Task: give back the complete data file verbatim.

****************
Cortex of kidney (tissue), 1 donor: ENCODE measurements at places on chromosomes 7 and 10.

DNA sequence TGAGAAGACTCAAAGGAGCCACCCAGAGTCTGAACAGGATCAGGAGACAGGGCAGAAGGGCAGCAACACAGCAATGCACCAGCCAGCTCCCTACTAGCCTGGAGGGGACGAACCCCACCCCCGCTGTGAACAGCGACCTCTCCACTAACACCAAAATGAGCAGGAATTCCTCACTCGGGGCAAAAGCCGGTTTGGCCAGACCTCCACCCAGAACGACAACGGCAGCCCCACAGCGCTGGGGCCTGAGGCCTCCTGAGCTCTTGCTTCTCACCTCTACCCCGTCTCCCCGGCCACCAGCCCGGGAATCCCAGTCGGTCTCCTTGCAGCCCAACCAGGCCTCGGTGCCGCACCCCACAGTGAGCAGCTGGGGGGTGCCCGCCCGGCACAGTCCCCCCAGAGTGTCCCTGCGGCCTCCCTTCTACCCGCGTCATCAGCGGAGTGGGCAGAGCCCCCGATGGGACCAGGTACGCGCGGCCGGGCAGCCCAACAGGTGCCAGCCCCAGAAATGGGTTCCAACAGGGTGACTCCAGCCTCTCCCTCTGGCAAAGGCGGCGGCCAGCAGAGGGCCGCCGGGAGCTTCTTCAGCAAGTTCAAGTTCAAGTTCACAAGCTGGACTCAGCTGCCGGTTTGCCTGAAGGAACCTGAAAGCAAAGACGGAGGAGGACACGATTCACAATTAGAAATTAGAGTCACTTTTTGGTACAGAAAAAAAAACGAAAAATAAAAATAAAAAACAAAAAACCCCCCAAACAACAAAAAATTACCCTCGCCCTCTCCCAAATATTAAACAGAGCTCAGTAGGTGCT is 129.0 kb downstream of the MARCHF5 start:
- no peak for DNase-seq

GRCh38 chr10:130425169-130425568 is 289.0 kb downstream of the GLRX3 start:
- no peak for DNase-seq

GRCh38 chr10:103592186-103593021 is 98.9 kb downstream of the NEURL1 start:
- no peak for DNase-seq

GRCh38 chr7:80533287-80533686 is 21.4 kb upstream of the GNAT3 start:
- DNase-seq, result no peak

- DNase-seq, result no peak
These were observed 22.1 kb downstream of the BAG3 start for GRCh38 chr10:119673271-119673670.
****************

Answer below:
Cortex of kidney (tissue), 1 donor: ENCODE measurements at places on chromosomes 7 and 10.

DNA sequence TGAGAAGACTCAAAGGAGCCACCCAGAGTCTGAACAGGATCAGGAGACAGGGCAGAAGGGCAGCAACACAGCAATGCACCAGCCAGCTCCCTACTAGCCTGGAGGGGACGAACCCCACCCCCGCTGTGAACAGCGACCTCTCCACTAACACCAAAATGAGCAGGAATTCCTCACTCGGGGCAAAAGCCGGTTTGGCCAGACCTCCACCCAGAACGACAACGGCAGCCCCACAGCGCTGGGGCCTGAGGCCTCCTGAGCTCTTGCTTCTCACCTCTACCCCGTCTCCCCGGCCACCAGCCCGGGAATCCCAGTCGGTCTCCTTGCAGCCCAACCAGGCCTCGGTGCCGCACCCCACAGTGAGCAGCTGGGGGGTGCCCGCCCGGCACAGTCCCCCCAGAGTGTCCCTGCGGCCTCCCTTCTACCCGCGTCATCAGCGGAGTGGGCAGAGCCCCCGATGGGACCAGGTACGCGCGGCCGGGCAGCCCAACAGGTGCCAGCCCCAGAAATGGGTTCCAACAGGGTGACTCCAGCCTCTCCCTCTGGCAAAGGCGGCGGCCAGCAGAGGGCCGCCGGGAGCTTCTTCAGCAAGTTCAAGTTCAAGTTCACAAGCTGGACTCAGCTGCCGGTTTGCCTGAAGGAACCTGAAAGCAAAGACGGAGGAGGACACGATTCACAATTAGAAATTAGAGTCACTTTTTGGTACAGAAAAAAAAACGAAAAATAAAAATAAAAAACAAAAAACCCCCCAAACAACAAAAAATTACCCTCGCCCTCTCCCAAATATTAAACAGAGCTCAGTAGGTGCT is 129.0 kb downstream of the MARCHF5 start:
- no peak for DNase-seq

GRCh38 chr10:130425169-130425568 is 289.0 kb downstream of the GLRX3 start:
- no peak for DNase-seq

GRCh38 chr10:103592186-103593021 is 98.9 kb downstream of the NEURL1 start:
- no peak for DNase-seq

GRCh38 chr7:80533287-80533686 is 21.4 kb upstream of the GNAT3 start:
- DNase-seq, result no peak

- DNase-seq, result no peak
These were observed 22.1 kb downstream of the BAG3 start for GRCh38 chr10:119673271-119673670.